Ron Wilson

Ron Wilson

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Eriophyid Galls on Poison Ivy and Fragrant Sumac - Buggy Joe

The distinctive-looking eriophyid mite bladder galls produced by the so-called Poison Ivy Leaf Gall Mite (Aculops rhois (= A. toxicophagus), family Eriophyidae) on Eastern Poison Ivy (Toxicodendron radicans, family Anacardiaceae) are now apparent. The irregular, wart-like, light green to reddish-green galls arise from the upper surfaces of the leaflets. Heavily galled leaves may be twisted and deformed.

 

 

 

 

 

The bladder galls vaguely resemble the itchy skin blisters we suffer when we contact the plant’s oily resin called urushiol (Toxicodendron dermatitis). I like to imagine that eriophyid gall-infested poison ivy plants suffer the same agonizing itch; but they have no fingers!

 

 

The leaf gall mite also produces bladder galls on Western Poison Ivy (T. rydbergii) and Poison Sumac (T. vernix). Of course, western poison ivy isn’t found in Ohio and while poison sumac occurs in our state, it’s very rare.

 

Oddly, the same eriophyid mite also produces bladder galls on Fragrant Sumac (Rhus aromatica, family Anacardiaceae). Apparently, this is the only host of the mite that is grouped in the Rhus genus. I could find no references in the literature indicating the mite will infest any other members.

 

 

 

Based on personal observations, the damage to fragrant sumac does not affect overall plant health. Likewise, I’ve never seen enough damage to poison ivy to thwart the aggressive nature of this native plant in Ohio. However, there are reports in the literature that the mite should be investigated as a biocontrol agent for poison ivy.

 

 

 

 

Digging Deeper

Eriophyid mites are unique among mites both in their anatomy and in the range of symptoms they produce on plants. First, they are very small. Spider mites can be clearly seen with a 10x hand lens. At least a 40x magnification is required to see eriophyid mites.

 

Second, spider mites have round to oblong-shaped bodies and four pairs of legs that extend laterally from the sides of their body. Eriophyid mites are cigar-shaped, and they only have two pairs of legs that extend from the front of their body. No other mite has only two pairs of legs at any stage in its development.

 

Eriophyids can generate a wide range of plant symptoms depending on the mite species. However, one thing they typically have in common is a narrow host range often involving only one plant species or several species in a single genus.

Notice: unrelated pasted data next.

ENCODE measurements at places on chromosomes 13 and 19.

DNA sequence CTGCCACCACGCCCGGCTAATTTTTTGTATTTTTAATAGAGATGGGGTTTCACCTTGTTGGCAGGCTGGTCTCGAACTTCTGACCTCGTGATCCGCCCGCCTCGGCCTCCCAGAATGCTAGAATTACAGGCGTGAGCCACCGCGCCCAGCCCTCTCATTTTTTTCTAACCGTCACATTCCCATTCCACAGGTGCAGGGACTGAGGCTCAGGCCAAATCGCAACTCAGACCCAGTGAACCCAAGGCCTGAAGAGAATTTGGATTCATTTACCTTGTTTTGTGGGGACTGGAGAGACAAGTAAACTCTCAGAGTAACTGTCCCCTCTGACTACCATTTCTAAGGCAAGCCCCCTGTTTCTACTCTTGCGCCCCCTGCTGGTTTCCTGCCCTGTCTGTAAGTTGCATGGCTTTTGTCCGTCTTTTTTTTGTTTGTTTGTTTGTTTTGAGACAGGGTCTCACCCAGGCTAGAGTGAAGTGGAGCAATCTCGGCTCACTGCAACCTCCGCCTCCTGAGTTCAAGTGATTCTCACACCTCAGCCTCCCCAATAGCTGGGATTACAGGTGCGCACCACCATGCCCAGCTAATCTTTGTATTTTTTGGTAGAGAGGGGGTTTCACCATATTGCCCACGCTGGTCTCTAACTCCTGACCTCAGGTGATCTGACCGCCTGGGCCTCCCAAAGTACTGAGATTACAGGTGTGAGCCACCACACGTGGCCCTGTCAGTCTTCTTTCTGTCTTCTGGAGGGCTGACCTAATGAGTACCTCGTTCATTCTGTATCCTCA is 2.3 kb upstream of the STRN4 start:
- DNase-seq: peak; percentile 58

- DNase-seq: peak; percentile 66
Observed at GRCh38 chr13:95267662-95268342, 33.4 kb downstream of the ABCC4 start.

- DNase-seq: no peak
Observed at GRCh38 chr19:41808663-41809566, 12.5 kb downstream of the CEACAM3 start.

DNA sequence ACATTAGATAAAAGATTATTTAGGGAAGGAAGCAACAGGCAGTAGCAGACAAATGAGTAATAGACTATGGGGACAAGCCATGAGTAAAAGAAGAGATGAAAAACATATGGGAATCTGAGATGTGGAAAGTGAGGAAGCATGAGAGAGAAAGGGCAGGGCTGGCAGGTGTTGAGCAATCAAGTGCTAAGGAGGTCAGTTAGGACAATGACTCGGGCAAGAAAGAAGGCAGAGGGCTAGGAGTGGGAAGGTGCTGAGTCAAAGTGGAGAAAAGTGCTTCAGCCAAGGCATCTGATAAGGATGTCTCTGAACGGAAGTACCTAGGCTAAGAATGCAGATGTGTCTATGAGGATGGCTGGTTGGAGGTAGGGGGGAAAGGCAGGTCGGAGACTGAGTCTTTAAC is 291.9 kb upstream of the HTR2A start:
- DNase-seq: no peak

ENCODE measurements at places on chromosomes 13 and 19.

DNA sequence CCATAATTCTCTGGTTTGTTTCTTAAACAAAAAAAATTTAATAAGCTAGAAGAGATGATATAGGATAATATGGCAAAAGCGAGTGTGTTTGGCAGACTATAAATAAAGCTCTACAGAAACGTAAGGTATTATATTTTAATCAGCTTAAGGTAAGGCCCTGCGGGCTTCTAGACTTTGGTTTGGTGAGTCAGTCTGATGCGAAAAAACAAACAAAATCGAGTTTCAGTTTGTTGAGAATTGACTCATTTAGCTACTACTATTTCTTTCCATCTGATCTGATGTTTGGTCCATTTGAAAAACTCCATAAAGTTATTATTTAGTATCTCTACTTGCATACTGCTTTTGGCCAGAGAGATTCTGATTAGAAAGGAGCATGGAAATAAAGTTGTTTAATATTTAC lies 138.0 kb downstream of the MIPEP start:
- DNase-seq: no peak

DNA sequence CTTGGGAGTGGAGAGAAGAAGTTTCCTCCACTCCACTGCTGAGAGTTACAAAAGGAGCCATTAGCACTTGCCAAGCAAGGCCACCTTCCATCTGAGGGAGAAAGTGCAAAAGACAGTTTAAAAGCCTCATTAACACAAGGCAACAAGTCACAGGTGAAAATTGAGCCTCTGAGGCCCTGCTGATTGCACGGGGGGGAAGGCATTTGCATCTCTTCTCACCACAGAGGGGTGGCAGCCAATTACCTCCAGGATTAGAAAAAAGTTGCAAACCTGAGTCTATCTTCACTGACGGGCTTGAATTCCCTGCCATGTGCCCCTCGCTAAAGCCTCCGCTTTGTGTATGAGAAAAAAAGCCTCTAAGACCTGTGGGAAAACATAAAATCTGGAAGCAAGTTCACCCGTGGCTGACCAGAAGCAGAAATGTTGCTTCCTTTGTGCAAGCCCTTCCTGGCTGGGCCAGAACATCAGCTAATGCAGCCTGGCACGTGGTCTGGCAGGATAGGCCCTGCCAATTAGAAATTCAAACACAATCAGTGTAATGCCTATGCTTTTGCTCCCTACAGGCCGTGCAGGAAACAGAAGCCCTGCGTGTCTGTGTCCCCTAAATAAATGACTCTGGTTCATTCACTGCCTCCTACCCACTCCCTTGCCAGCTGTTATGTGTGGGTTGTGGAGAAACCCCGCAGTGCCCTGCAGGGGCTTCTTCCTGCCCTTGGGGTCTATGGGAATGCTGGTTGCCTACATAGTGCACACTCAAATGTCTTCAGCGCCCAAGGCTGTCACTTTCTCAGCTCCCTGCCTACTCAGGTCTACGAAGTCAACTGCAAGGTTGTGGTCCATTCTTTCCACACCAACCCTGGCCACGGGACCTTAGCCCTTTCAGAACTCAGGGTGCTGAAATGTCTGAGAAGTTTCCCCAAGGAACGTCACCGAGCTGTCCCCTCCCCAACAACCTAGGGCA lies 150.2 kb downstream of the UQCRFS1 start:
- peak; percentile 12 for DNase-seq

For example, The eriophyid mite Vasates quadripedes, which is sometimes called the Maple Bladder Gall Mite, produces bladder galls on the upper leaf surfaces of both silver maple (Acer saccharinum) and red maple (A. rubrum). Like the bladder galls on poison ivy, the maple bladder galls change colors as they age from light green to deep red.

 

 

The eriophyid Eriophyes negundi confines its gall-making handiwork to a single Acer species, boxelder (A. negundo). The galls also undergo a distinctive change in appearance as they age. They transform from small, green bladder galls to large wart-like protrusions with velvet-like patches on the corresponding lower leaf surface. They are sometimes called "boxelder velvet galls." 

 

 

 

On a side note, I believe boxelder challenges the poison ivy maxim, “leaves (leaflets) of three, leave it be.” The compound leaves of boxelder may have 3 – 5 leaflets; however, the 3-leaflet versions have caused me to quickly pull my arm away from mixed foliage on several occasions.

 

 

At one time, poison ivy, poison oak, poison sumac, and aromatic sumac were grouped in the genus Rhus. So, it made sense that the poison ivy leaf gall mite could infest all of these “closely related” species.

 

 

However, plant taxonomists have upset the gall-cart by pulling poison ivy, oak, and sumac out of Rhus and placing them in the genus Toxicodendron. Now the host range of the eriophyid mite makes less sense.

 

I tried to gain further understanding by untangling the taxonomic wanderings of poison ivy, oak, and sumac but found myself going down a rabbit hole. It seemed fitting since taxonomists once grouped rabbits with rodents (order Rodentia) until the early 20th century.

 

If the world were perfect, it wouldn’t be.” -- Yogi Berra


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